Move over HIPAA, SOX, and PCI. There's a new security compliance standard in town.
After nearly three years of consideration, the North American Electric Reliability Council (NERC) has finalized its Critical Infrastructure Protection (CIP) specifications, which require all major utilities on the continent to meet a set of security standards or face financial penalties. The first compliance deadlines are set for the second quarter of 2009.
The new requirements, officially known as CIP 002-009, were completed in May and quietly enacted last month. They will apply to any company, large or small, that is part of the continent's bulk electric power grid. Distributors will not be held to the new standard, but suppliers and contractors to the major utilities may have to comply with some aspects.
More rigorous regulations have been in demand for some time, particularly in light of terrorist attacks around the globe. In 2005, The Washington Post interviewed Patrick Wood III, the chairman of the Federal Energy Regulatory Commission, after officials at the Energy Department's Idaho National Laboratory showed him a skilled hacker could cause serious problems. "I wished I'd had a diaper on," Wood told the newspaper.
This will be the first time that American power companies have been subject to mandatory security standards with penalties, according to Lynn Costantini, CIO at NERC and a chief contributor to the specifications. A previous guideline, called Cyber Security Standard 1200, was self-regulated and only applied to the largest power generators.
"Those guidelines were very basic, really more on the order of best practices," says Costantini. "We've significantly expanded the scope of the requirements." Under CIP, NERC will conduct an audit of each utility every three years, and an independent contractor will audit NERC's audits, she says.
The CIP standards do not specify products, but they do require that utilities deploy certain categories of security technology, such as antivirus software, patch management tools, and intrusion detection systems. Power companies will be required to conduct a vulnerability assessment at least once a year.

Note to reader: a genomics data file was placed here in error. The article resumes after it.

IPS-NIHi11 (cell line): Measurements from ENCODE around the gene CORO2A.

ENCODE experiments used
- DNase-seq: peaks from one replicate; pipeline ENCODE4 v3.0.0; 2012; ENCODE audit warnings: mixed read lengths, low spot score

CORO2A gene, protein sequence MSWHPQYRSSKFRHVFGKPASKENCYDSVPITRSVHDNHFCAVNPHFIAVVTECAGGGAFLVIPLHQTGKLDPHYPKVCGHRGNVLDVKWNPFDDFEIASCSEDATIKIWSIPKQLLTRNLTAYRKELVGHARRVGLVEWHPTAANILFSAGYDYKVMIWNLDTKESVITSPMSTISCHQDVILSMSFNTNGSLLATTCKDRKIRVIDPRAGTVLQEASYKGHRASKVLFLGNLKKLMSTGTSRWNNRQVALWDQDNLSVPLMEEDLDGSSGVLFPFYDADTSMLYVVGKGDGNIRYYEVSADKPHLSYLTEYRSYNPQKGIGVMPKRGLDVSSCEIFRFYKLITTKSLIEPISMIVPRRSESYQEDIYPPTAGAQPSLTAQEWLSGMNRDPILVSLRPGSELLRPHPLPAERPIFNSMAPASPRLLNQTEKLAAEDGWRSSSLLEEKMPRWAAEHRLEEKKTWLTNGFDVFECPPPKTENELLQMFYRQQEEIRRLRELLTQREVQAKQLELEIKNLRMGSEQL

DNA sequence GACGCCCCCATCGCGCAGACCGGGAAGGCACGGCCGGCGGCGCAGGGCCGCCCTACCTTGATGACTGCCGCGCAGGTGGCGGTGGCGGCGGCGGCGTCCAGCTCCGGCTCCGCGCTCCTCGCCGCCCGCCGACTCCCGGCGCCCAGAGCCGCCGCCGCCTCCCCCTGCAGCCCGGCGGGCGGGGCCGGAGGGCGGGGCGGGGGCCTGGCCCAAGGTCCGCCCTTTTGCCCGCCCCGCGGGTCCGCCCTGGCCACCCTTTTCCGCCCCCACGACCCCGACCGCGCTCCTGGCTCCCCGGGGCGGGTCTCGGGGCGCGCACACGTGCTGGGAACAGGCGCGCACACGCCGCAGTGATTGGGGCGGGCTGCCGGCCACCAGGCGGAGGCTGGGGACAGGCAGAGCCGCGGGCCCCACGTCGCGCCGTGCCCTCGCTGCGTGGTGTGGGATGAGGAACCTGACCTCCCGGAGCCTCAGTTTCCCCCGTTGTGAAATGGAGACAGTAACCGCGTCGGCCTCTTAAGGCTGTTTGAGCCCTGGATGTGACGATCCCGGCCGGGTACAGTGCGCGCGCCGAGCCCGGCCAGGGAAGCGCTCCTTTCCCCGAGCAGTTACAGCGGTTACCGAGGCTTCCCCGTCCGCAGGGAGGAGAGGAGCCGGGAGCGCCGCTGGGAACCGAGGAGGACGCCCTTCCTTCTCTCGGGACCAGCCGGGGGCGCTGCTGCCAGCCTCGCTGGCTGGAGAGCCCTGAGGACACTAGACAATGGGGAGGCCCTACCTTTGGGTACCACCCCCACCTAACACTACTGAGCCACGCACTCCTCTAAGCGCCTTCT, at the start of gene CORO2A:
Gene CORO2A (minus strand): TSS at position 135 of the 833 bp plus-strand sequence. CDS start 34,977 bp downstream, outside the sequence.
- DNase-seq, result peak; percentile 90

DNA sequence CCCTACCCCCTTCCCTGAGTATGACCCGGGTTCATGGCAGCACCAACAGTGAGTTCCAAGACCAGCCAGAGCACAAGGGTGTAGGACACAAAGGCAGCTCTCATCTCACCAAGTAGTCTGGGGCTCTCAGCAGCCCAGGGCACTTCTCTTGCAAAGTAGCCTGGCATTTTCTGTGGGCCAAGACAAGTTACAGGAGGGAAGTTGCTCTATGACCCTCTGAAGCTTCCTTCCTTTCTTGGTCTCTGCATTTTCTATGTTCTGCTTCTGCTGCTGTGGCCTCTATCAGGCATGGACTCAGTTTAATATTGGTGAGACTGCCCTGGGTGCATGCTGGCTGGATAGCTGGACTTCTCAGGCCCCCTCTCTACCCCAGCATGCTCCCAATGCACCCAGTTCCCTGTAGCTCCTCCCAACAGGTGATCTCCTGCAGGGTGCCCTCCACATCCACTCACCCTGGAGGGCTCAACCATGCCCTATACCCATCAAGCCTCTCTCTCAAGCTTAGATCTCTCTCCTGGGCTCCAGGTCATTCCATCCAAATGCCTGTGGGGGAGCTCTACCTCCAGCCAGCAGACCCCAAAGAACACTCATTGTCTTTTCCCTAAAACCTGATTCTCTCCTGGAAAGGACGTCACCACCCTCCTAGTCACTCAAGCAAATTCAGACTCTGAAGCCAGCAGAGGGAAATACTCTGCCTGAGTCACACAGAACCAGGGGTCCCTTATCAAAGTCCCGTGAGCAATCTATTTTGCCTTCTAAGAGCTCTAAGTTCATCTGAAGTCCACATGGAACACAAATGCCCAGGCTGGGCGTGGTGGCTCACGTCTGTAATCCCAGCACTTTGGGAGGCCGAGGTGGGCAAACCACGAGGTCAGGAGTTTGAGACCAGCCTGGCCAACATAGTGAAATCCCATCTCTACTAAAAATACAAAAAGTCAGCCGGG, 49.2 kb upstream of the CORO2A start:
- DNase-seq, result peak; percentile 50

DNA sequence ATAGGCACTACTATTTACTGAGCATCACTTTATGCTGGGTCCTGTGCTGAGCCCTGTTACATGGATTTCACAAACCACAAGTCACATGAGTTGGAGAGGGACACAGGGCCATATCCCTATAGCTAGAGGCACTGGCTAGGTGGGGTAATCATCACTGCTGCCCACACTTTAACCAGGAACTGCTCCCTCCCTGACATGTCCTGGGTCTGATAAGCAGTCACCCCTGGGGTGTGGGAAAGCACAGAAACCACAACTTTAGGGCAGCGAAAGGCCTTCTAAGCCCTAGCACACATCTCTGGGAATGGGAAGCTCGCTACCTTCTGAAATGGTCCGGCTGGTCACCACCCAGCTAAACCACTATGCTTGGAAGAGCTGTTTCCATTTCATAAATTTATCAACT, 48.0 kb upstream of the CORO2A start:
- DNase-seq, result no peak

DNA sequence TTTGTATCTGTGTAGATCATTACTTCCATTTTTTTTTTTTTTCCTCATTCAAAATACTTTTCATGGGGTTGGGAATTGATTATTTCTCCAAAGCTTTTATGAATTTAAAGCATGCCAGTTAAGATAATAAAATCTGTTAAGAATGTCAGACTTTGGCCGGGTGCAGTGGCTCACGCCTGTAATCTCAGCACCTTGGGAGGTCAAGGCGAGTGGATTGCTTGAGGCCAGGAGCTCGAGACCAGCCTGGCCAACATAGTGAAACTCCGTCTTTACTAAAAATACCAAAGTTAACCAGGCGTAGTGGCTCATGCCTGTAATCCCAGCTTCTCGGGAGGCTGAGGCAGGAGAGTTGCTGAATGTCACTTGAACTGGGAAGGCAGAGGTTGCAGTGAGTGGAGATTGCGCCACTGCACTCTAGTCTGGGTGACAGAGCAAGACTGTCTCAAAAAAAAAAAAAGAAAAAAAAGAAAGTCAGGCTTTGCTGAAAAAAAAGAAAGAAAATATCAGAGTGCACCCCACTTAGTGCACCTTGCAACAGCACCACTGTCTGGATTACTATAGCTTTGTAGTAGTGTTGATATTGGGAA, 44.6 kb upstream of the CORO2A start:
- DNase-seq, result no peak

The first standard of the suite, CIP-002, requires power companies to conduct a risk assessment of their security environments and identify all of the systems and devices that need to be protected. CIP-003 requires the utilities to build a security governance program, documenting ownership of assets, authority to make changes, and policies for maintaining security. CIP-004 defines security training requirements.
While CIP-006 defines requirements for physical and building security, IT people will probably spend most of their time working on CIP-005, which defines electronic perimeter defenses, and CIP-007, which outlines requirements for protecting servers and implementing tools such as patch management and IDS. The standards don't specify the functionality of those devices, but they do require power companies to prove those systems are in place and operational.
CIP-008 and CIP-009 outline requirements for reporting, responding, and recovering in the event of a security incident.
NERC has not yet set its guidelines for auditing, so it's not clear how stringent those audits will be, Costantini says. The financial penalties also have not yet been defined, but there will be four levels of violation. "A Level 1 violation would be considered less serious, and the penalty would be smaller," she says. "A Level 4 violation would be considered very serious." The group hasn't decided whether to levy graduated penalties based on the size of the utility.
"The goal of the whole project is to keep the power on," Costantini says. "We think this will help. We have some utilities that are very ready now, and others that still have a long way to go. But they've all known about the coming requirements for some time, and from what I've seen, they're all committed to making the deadlines."
Tim Wilson, Site Editor, Dark Reading